Microsoft word - position paper 2.docx
“Falsified medicines are fake medicines.”1
Spurious/Falsely Labelled/ Falsified/ Counterfeit medications are not a critical
problem in Luxembourg, however they are in developing countries. In developed countries, falsified or counterfeit medicines account for less than one percent of medical sales, but in developing countries more than thirty percent of medical sales are counterfeit. There has been an estimate that approximately sixty billion Euros of false medication were sold in just 2005 worldwide. Over fifty percent of medicines purchased over the Internet using illegal sites have been found to be counterfeit. In 2009 there were over 1700 cases of SFFC’s, nearly three times the amount of cases in 2004. Luxembourg has not had a problem with SFFC’s because Luxembourg has a high income of pharmaceuticals.2 Luxembourg has also given the fifteenth highest amount of extra money given so that the countries that cannot afford these drugs will have access to them. Luxembourg gave over 500,00 dollars to this cause in 2005,3 and attended the MEDICRIME convention in which the topic of SFFC’s was brought up at which our support was shown.
The falsified or counterfeit medications do not just cause harm to the drug users,
but the manufacturers are losing business. The most common SFFC medications are Avastin(cancer treatment), Viagra and Cialis( Erectile Dysfunction), Truvanda and Viread(HIV/AIDS), Zidolam-N(HIV/AIDS), Alli(Weight loss), Anti-diabetics, and Metakelfin(Antimalarial).4 These medicines were SFFC’s for a range of reasons: Lack of active ingredient, smuggled, falsified product, and incorrect dosage.
There are several reasons that people have to resort to SFFC’s: The cost is too
high, some medical stores do not have products, counterfeiters aren’t punished, and international trade is increasing so it is much easier to do this.
Luxembourg has been working very hard, though the council of Europe in order
to stop this problem. For the immediate situation, in order to prevent the further spread of counterfeit drugs, a very large fine should be in order for anyone who is found to be selling false or counterfeit medications. If someone is caught a second time, they should be punished with imprisonment. Long term, the first two points brought up by the SFFC working group would work very well and they can be successful together.5 WHO should set up an intergovernmental negotiating body to prevent the continued use of SFFC’s. SFFC’s are not just a problem that affects one country; rather they affect the international community, which is why an intergovernmental negotiating body would be in order. The second necessary step in reducing the use of SFFC’s should be to find more safe and affordable medicines for those who cannot afford the medicines they need now.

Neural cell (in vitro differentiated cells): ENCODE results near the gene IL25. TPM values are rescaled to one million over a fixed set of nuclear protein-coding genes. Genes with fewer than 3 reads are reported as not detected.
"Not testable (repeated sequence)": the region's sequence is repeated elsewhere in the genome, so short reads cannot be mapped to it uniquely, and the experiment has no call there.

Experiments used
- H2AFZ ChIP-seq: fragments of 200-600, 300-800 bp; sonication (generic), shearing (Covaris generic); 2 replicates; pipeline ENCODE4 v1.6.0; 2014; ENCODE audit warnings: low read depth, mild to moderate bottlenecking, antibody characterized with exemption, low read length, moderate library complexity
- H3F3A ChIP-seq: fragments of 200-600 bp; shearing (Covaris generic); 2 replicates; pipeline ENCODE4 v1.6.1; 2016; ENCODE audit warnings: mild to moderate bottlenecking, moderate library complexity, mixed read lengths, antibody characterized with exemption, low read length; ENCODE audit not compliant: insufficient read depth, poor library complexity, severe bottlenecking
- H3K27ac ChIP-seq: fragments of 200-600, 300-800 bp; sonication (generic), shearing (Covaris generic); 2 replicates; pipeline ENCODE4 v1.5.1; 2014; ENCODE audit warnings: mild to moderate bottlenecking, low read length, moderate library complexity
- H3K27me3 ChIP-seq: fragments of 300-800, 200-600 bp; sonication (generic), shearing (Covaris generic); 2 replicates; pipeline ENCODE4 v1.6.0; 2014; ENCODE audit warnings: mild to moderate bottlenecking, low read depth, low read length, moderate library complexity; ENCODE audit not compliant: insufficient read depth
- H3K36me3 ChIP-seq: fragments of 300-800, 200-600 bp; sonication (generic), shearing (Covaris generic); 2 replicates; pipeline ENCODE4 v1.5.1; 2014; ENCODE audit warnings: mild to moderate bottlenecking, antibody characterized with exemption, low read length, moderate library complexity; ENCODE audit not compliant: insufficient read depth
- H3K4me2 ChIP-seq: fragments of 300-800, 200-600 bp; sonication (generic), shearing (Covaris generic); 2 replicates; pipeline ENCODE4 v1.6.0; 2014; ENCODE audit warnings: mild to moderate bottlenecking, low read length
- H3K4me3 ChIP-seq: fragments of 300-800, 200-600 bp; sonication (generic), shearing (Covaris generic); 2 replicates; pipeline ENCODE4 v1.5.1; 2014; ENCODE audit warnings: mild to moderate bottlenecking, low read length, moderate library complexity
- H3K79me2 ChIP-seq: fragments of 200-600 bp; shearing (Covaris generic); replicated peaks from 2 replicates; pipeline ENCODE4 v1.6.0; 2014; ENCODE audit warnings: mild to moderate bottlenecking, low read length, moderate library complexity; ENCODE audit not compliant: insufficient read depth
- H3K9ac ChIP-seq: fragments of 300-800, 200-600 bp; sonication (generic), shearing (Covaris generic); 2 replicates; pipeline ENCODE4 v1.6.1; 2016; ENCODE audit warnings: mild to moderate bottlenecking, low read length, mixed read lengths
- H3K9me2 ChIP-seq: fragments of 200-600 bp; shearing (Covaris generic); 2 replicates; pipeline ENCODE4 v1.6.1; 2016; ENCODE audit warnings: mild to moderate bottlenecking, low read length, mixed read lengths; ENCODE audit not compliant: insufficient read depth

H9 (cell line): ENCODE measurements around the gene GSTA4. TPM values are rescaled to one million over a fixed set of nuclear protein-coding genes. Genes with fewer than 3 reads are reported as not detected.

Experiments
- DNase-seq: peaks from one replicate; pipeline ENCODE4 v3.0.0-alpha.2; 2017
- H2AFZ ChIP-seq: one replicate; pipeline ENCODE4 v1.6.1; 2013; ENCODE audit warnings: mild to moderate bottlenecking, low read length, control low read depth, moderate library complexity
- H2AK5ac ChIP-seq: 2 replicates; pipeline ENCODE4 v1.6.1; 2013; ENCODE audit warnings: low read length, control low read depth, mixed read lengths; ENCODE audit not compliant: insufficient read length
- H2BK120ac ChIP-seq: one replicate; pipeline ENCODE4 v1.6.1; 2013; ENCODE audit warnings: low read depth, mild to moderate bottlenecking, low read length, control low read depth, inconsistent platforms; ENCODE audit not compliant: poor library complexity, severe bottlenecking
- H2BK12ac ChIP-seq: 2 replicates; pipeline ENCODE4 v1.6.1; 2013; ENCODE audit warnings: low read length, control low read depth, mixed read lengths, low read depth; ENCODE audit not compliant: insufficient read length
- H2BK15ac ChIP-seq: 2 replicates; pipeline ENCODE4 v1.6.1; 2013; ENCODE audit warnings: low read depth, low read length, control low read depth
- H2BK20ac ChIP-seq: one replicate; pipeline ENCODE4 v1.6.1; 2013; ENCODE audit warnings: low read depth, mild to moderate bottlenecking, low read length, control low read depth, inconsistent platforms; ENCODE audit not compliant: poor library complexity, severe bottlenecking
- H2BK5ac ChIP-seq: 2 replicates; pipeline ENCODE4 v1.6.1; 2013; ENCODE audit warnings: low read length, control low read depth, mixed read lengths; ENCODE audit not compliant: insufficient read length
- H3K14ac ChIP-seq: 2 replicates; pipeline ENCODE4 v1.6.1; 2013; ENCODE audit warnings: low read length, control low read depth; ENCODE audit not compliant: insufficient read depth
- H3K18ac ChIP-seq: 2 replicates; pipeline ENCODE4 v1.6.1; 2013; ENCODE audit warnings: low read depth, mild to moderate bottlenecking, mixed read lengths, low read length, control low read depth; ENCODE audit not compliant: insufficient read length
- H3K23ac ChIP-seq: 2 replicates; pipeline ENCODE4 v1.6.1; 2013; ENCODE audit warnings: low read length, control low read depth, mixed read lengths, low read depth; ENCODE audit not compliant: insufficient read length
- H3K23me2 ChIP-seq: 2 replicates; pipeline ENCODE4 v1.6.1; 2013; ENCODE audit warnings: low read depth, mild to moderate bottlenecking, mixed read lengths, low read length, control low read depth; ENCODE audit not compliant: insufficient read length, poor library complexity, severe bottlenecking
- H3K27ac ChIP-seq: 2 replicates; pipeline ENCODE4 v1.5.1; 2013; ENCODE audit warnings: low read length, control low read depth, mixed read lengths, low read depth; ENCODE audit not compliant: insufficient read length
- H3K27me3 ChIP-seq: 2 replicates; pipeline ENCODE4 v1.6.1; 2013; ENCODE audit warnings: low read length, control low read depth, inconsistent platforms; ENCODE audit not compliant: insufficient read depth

As one of the richest and most giving countries in the world, Luxembourg has the
funds to put these plans into action. Luxembourg also is part of many groups such as the European Union and the European Court of Justice, so we possess the ally’s necessary in order to set up these ideas.
2. http://www.who.int/medicines/publications/AnnualReport05En.pdf 3. http://www.who.int/mediacentre/factsheets/fs275/en/ 4. http://apps.who.int/gb/ebwha/pdf_files/WHA64/A64_16-en.pdf
WEEK OF JUNE 18, 2007 • VOL. XXX, NO. 25New Risks, New PlanDrug safety concerns show need for sophisticated risk management. BY STEPHEN PAUL MAHINKA AND KATHLEEN M. SANZO rcoxia, Vioxx, Acomplia, Zelnorm, and Tysabri; Aranesp,Procrit, Avandia and Lucentis. The concerns raised aboutthese drugs illustrate the unprecedented focus on both safe-ty and costs not only at the Food and Drug
David Sklar Writer and Editor 541 Broad Street, 2nd floor Carlstadt, NJ 07072-1152 [email protected] (201) 835-3344 Employment History Freelance Writer and Editor Oct 2008–present Nearly continuous freelance employment since 2008 Wrote slide decks, Web copy, video, print ads, e-mail campaigns, and other media Edited and fact-checked promotional and high-scienc